Can a landlord increase my rent? Well, sometimes yes and sometimes no. The rules about rent price increases are fairly simple and straight-forward, but as is the case with a lot of people renting, most people won’t know there rights and won’t know what owners are and aren't allowed to do. The main thing you need to know is what kind of tenancy agreement you have, because this is where the rules differ.
There are a few things you need to ask and take note of before a tenancy is signed and you begin renting your home: make sure you have the rent amount and date confirmed along with everything that is included in the rent drawn up in the contract, how the rent is going to be paid and most importantly - are there any “rent review” clauses in the contract.
If you are a renter with a fixed-term tenancy then the owner cannot increase the rent until the fixed term is over. The exceptions to this case being if you; a) agree to the rise, or b) there is a clause in the contract.
Assured Shorthold Tenancy / Assured tenancy
Owners are entitled to charge the “market rent” which tends to be the average price for rent in that particular area. Owners can only propose a rise in rent after the fixed term has been served, but only if they follow one or more of the following procedures:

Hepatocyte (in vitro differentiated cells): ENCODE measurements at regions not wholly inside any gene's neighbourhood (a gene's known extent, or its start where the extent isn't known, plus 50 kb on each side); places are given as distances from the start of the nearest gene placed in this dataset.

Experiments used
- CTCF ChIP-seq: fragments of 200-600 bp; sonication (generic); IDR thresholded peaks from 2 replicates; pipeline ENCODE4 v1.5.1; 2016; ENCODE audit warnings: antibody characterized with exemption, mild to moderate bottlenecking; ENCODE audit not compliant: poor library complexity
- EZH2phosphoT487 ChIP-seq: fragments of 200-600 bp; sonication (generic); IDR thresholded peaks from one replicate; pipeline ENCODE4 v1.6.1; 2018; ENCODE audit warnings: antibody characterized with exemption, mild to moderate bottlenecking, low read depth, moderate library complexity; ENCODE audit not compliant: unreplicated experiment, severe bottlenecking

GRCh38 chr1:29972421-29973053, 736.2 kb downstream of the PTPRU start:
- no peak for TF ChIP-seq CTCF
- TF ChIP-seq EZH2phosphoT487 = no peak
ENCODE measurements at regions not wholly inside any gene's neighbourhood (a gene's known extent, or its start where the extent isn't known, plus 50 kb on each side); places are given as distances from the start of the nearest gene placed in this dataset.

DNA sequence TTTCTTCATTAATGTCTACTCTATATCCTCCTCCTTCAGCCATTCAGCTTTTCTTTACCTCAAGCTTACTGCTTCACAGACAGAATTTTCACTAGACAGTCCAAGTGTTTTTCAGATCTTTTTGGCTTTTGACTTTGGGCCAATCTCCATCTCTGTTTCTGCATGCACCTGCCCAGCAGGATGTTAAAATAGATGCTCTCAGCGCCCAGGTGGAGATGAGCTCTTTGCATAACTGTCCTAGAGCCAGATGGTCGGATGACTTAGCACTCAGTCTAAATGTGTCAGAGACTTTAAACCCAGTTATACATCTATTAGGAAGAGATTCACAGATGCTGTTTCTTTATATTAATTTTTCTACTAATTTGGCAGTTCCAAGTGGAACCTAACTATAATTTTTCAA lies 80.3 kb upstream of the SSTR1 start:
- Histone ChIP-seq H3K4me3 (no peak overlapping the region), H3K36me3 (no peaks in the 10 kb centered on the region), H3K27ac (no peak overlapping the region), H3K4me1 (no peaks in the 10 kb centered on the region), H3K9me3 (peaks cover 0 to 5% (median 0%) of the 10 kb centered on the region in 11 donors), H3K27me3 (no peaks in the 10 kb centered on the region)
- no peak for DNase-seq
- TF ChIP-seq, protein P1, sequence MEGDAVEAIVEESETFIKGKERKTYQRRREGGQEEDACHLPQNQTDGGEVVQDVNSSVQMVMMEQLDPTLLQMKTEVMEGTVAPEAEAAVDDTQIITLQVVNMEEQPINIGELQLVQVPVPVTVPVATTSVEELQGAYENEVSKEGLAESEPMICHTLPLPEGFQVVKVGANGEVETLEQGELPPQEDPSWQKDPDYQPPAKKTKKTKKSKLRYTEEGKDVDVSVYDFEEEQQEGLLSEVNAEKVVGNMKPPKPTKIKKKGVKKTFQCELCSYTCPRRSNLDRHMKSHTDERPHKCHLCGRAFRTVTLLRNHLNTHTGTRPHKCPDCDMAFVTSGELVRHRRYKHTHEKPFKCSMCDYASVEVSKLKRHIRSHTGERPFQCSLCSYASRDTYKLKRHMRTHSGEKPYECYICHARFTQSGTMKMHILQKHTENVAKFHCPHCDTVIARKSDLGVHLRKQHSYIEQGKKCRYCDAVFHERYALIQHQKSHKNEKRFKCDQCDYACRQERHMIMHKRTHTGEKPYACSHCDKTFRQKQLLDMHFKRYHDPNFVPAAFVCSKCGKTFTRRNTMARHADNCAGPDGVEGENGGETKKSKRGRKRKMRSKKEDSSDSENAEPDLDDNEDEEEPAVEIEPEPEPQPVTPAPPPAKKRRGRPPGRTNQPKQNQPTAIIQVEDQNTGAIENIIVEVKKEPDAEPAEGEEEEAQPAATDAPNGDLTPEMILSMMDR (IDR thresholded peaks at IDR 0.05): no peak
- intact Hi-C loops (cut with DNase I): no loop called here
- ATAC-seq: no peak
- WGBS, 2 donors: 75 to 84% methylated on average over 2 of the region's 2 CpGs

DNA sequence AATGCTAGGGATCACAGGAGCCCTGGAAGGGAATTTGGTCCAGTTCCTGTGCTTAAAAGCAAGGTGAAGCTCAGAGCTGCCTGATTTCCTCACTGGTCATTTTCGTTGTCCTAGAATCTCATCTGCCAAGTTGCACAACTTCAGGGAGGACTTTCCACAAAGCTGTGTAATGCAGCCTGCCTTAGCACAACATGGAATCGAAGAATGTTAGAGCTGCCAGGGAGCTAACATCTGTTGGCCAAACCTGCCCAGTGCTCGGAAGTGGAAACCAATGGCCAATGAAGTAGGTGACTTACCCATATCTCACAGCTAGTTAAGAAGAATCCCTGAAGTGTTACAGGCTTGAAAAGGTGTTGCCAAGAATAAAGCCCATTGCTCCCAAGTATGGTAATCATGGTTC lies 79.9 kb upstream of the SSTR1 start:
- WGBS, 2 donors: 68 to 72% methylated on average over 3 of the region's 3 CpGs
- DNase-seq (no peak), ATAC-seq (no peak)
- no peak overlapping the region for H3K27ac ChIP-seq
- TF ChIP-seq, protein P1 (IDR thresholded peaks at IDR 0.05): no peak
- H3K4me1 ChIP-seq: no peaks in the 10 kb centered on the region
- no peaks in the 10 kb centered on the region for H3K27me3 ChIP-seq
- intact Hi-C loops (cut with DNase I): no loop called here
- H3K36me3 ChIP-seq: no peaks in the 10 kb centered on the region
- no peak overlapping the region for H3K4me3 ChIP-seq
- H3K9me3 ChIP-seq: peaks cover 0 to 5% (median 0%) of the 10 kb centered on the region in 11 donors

1. Follow the terms for a rent increase drawn up in the contract
2. They send renters a written notice of the increase and a change of tenancy agreement
3. Renters and owners agree a rent price which must be signed and put in writing
4. They supply a “landlord’s notice proposing a new rent” form
It must also be agreed by the renter and the proposed increase must be fair, realistic and in line with local prices.If all is agreed then a new fixed-term tenancy begins with the increased price. Owners must give a minimum of one month’s notice if rent is paid weekly or monthly, and six month’s notice if renters have a yearly tenancy.
Please note that most owners are likely to wait until any type of fixed-term tenancy becomes a periodic tenancy (usually after an initial six-month tenancy) to increase prices. Reason being that if the terms are fair then renters will have to agree and pay to the increase or risk losing their rented house to eviction.
What to do when increases are unfair and unacceptable
In cases where a rent increase is unacceptable, for example; a contract has been broken, incorrect notice has been given or the suggested increase is unfairly high compared to the “market rate”, renters can apply to the “Residential Property Tribunal” to appeal. This must be done before the proposed new rental start date. If renters disagree with the proposed increase, it is advised to continue to pay the original rent amount, if you pay the increased amount then this is seen as an agreement and is legally binding.
If you're worried about your rights as a renter then please check our article here to find out more about your rights as a renter.